Has Gordon Brown, the British prime minister, saved the world financial system? O.K., the question is premature — we still don’t know the exact shape of the planned financial rescues in Europe or for that matter the United States, let alone whether they’ll really work. What we do know, however, is that Mr. Brown and Alistair Darling, the chancellor of the Exchequer (equivalent to our Treasury secretary), have defined the character of the worldwide rescue effort, with other wealthy nations playing catch-up. — Paul Krugman, New York Times

Designing the TARP. Now that Hank Paulson has recognised that the troubled asset relief programme is best used to recapitalise the banking system, it is important to spell out exactly how it should be done. Since it was not part of the Treasury secretary’s original approach, there is a real danger that the scheme will not be properly structured and will not achieve its objective. With financial markets on the brink of meltdown it is vital to make the prospects of a successful recapitalisation clearly visible. This is how Tarp ought to work. — George Soros, Financial Times

July 9, 1932 was a day Wall Street would never wish to relive. The Dow Jones Industrial Average closed at 41.63, down 91% from its level exactly three years earlier. Total trading volume that day was a meager 235,000 shares. “Brother, Can You Spare a Dime,” was one of the top songs of the year. Investors everywhere winced with the pain of recognition at the patter of comedian Eddie Cantor, who sneered that his broker had told him “to buy this stock for my old age. It worked wonderfully. Within a week I was an old man!” — Wall Street Journal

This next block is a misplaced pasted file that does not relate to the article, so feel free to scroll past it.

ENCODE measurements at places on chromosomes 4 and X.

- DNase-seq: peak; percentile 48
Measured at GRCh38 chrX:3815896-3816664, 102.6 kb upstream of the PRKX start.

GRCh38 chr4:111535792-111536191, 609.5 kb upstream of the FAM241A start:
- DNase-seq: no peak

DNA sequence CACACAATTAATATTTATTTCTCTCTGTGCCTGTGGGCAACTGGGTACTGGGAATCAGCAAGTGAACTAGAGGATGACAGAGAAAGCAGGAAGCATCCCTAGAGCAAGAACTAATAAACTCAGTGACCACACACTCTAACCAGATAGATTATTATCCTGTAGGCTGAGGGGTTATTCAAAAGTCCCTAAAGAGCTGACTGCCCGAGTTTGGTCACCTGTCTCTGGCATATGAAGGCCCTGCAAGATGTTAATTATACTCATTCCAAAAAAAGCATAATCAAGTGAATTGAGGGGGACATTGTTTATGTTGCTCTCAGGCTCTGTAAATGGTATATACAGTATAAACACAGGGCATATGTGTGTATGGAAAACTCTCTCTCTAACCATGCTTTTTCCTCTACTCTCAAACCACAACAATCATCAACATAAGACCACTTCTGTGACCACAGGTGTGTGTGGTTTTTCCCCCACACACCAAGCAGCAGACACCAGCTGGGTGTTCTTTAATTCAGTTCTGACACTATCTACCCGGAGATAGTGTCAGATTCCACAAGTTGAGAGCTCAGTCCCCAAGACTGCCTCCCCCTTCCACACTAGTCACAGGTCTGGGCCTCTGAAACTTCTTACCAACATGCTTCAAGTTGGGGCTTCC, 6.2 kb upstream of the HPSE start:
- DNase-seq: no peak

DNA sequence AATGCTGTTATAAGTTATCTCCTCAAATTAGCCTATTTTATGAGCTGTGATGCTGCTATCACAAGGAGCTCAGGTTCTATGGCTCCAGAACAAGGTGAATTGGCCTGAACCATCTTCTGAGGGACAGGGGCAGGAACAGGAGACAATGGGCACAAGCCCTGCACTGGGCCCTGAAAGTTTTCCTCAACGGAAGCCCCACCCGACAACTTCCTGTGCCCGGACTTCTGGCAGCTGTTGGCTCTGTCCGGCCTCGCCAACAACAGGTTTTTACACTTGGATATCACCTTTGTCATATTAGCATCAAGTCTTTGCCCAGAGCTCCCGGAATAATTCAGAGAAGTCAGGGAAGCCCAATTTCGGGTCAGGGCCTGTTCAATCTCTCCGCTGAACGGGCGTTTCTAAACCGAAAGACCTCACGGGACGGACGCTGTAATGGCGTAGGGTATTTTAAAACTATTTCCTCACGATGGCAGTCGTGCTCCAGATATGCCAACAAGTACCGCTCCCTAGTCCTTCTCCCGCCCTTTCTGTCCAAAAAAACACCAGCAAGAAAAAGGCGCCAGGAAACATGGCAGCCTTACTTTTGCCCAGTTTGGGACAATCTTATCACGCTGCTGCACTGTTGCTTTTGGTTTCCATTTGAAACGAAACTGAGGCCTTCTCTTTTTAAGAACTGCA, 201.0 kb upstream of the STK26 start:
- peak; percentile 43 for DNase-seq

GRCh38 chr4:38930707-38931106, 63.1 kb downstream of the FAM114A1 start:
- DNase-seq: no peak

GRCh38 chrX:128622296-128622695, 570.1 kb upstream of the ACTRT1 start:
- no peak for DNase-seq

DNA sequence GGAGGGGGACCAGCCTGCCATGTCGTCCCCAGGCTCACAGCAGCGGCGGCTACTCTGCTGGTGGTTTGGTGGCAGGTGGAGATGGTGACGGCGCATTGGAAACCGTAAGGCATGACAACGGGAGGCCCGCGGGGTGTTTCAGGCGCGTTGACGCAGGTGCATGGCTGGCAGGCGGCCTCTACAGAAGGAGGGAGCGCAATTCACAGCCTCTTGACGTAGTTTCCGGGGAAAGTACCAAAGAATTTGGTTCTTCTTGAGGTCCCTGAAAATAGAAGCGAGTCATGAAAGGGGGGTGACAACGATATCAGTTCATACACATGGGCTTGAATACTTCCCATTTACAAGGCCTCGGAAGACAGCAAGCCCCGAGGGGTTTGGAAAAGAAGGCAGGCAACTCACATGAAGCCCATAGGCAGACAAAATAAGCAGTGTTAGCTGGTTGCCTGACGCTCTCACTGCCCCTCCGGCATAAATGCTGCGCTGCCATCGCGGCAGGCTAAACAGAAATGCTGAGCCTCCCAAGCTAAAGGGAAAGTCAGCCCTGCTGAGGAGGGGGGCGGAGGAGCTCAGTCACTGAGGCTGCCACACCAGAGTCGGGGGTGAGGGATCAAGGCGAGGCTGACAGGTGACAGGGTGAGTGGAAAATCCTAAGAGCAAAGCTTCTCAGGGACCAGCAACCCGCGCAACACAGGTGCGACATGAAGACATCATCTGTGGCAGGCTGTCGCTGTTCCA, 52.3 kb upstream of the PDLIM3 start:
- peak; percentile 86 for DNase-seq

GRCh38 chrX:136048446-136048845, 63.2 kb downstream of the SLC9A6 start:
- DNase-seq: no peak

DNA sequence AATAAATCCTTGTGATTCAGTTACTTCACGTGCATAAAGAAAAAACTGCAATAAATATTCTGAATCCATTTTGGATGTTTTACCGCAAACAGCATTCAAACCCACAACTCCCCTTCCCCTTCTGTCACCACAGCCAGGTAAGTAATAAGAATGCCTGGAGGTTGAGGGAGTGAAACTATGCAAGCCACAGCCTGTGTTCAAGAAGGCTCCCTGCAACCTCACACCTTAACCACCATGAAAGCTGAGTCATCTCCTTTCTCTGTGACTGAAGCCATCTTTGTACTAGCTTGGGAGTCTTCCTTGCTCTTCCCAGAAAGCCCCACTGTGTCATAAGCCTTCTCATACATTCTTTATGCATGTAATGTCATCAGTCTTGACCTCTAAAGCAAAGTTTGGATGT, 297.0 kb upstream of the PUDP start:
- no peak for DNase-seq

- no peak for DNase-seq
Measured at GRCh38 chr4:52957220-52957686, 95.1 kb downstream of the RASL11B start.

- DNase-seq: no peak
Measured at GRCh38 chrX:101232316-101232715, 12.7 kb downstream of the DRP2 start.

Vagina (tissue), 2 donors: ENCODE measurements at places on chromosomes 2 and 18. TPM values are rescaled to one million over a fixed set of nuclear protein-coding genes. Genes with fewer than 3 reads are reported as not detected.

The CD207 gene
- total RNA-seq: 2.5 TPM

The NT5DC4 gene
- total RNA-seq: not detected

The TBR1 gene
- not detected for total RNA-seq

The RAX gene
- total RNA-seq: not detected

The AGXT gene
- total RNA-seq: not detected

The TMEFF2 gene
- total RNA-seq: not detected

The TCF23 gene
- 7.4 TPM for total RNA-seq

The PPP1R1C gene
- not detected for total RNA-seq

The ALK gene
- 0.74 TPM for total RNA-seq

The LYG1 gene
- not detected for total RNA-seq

Three rules that will help protect you from the economic meltdown. The ongoing market mayhem reminds me of the character Theodore “Hickey” Hickman in Eugene O’Neill’s 1939 classic play “The Iceman Cometh.” Hickey, an alcoholic salesman, returns to his favorite New York saloon of misbegotten souls to preach an odd form of salvation. He is sober, yet profoundly troubled. Normally a buoyant spirit, telling bawdy stories and buying drinks for the house, he exhorts his comrades to kill “tomorrow dreams which keep you from making peace with yourself.” The stock market, which will eventually recognize that many companies are still profitable, is like a crazed Hickey, telling us what we need to know — and don’t want to hear. It’s a time for reckoning after more than $25 trillion has evaporated from global equities this year. — Bloomberg

There is a silver lining. Some of us — especially those under 60 — have always wondered what it would be like to live through the kind of epochal event one reads about in books. Well, this is it. We’re now living history, suffering one of the greatest financial panics of all time. It compares with the big ones — 1907, 1929 — and we cannot yet know its full consequences for the financial system, the economy or society as a whole. I’m betting that, in the end, the world’s governments will win this battle against fear. — Newsweek 

Peter Fray

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